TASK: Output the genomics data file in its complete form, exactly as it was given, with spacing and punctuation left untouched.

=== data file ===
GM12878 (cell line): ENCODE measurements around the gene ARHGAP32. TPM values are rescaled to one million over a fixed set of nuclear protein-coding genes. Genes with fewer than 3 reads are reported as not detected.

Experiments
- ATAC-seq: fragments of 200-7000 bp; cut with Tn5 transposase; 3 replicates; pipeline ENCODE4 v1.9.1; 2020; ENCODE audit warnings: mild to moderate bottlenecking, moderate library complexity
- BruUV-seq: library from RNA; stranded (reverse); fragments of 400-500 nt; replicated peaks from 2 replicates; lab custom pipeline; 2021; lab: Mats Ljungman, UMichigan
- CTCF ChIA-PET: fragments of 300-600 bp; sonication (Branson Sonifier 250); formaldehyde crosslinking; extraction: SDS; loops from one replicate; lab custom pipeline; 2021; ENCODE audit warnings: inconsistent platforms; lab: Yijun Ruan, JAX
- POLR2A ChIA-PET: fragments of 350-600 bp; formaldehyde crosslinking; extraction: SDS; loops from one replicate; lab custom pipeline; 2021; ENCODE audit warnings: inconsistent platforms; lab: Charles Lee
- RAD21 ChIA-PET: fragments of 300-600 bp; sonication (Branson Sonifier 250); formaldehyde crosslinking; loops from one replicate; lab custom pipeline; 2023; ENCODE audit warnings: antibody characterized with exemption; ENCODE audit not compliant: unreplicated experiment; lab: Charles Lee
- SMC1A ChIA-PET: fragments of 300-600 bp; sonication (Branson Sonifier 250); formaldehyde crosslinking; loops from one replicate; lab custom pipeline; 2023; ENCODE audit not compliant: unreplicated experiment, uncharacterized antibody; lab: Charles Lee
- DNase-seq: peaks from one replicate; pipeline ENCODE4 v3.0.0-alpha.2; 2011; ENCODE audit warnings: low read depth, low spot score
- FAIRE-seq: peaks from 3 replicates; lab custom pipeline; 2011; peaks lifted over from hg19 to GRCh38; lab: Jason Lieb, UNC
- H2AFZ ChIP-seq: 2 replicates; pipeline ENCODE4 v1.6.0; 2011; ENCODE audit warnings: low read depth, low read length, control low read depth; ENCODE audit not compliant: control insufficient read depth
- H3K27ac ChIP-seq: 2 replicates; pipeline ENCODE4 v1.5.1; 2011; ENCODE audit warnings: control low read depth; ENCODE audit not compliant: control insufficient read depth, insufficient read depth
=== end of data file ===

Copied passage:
GM12878 (cell line): ENCODE measurements around the gene ARHGAP32. TPM values are rescaled to one million over a fixed set of nuclear protein-coding genes. Genes with fewer than 3 reads are reported as not detected.

Experiments
- ATAC-seq: fragments of 200-7000 bp; cut with Tn5 transposase; 3 replicates; pipeline ENCODE4 v1.9.1; 2020; ENCODE audit warnings: mild to moderate bottlenecking, moderate library complexity
- BruUV-seq: library from RNA; stranded (reverse); fragments of 400-500 nt; replicated peaks from 2 replicates; lab custom pipeline; 2021; lab: Mats Ljungman, UMichigan
- CTCF ChIA-PET: fragments of 300-600 bp; sonication (Branson Sonifier 250); formaldehyde crosslinking; extraction: SDS; loops from one replicate; lab custom pipeline; 2021; ENCODE audit warnings: inconsistent platforms; lab: Yijun Ruan, JAX
- POLR2A ChIA-PET: fragments of 350-600 bp; formaldehyde crosslinking; extraction: SDS; loops from one replicate; lab custom pipeline; 2021; ENCODE audit warnings: inconsistent platforms; lab: Charles Lee
- RAD21 ChIA-PET: fragments of 300-600 bp; sonication (Branson Sonifier 250); formaldehyde crosslinking; loops from one replicate; lab custom pipeline; 2023; ENCODE audit warnings: antibody characterized with exemption; ENCODE audit not compliant: unreplicated experiment; lab: Charles Lee
- SMC1A ChIA-PET: fragments of 300-600 bp; sonication (Branson Sonifier 250); formaldehyde crosslinking; loops from one replicate; lab custom pipeline; 2023; ENCODE audit not compliant: unreplicated experiment, uncharacterized antibody; lab: Charles Lee
- DNase-seq: peaks from one replicate; pipeline ENCODE4 v3.0.0-alpha.2; 2011; ENCODE audit warnings: low read depth, low spot score
- FAIRE-seq: peaks from 3 replicates; lab custom pipeline; 2011; peaks lifted over from hg19 to GRCh38; lab: Jason Lieb, UNC
- H2AFZ ChIP-seq: 2 replicates; pipeline ENCODE4 v1.6.0; 2011; ENCODE audit warnings: low read depth, low read length, control low read depth; ENCODE audit not compliant: control insufficient read depth
- H3K27ac ChIP-seq: 2 replicates; pipeline ENCODE4 v1.5.1; 2011; ENCODE audit warnings: control low read depth; ENCODE audit not compliant: control insufficient read depth, insufficient read depth